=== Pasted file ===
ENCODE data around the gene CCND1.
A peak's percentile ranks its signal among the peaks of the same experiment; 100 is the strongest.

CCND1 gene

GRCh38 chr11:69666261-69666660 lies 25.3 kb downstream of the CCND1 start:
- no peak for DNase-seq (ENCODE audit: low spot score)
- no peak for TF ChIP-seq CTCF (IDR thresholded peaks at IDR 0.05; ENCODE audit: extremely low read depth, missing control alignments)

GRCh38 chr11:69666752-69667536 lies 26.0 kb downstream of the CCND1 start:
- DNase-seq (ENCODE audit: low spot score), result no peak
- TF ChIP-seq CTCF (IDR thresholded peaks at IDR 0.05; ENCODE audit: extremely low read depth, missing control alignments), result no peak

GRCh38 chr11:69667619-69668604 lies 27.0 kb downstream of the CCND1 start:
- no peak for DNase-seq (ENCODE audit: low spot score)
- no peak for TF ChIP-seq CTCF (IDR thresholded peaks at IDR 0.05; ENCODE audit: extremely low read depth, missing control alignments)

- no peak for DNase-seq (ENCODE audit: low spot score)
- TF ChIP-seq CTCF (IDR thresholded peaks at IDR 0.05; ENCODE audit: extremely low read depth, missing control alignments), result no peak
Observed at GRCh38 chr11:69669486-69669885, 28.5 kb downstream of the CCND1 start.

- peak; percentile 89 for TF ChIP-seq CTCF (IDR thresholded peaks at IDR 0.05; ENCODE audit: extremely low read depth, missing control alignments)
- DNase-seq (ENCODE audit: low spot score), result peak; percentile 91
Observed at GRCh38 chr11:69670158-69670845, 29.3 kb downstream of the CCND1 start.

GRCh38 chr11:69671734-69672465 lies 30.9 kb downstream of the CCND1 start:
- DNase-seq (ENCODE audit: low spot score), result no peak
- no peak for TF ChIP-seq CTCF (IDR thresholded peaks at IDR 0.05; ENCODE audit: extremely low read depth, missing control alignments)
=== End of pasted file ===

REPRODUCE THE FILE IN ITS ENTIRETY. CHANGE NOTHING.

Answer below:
ENCODE data around the gene CCND1.
A peak's percentile ranks its signal among the peaks of the same experiment; 100 is the strongest.

CCND1 gene

GRCh38 chr11:69666261-69666660 lies 25.3 kb downstream of the CCND1 start:
- no peak for DNase-seq (ENCODE audit: low spot score)
- no peak for TF ChIP-seq CTCF (IDR thresholded peaks at IDR 0.05; ENCODE audit: extremely low read depth, missing control alignments)

GRCh38 chr11:69666752-69667536 lies 26.0 kb downstream of the CCND1 start:
- DNase-seq (ENCODE audit: low spot score), result no peak
- TF ChIP-seq CTCF (IDR thresholded peaks at IDR 0.05; ENCODE audit: extremely low read depth, missing control alignments), result no peak

GRCh38 chr11:69667619-69668604 lies 27.0 kb downstream of the CCND1 start:
- no peak for DNase-seq (ENCODE audit: low spot score)
- no peak for TF ChIP-seq CTCF (IDR thresholded peaks at IDR 0.05; ENCODE audit: extremely low read depth, missing control alignments)

- no peak for DNase-seq (ENCODE audit: low spot score)
- TF ChIP-seq CTCF (IDR thresholded peaks at IDR 0.05; ENCODE audit: extremely low read depth, missing control alignments), result no peak
Observed at GRCh38 chr11:69669486-69669885, 28.5 kb downstream of the CCND1 start.

- peak; percentile 89 for TF ChIP-seq CTCF (IDR thresholded peaks at IDR 0.05; ENCODE audit: extremely low read depth, missing control alignments)
- DNase-seq (ENCODE audit: low spot score), result peak; percentile 91
Observed at GRCh38 chr11:69670158-69670845, 29.3 kb downstream of the CCND1 start.

GRCh38 chr11:69671734-69672465 lies 30.9 kb downstream of the CCND1 start:
- DNase-seq (ENCODE audit: low spot score), result no peak
- no peak for TF ChIP-seq CTCF (IDR thresholded peaks at IDR 0.05; ENCODE audit: extremely low read depth, missing control alignments)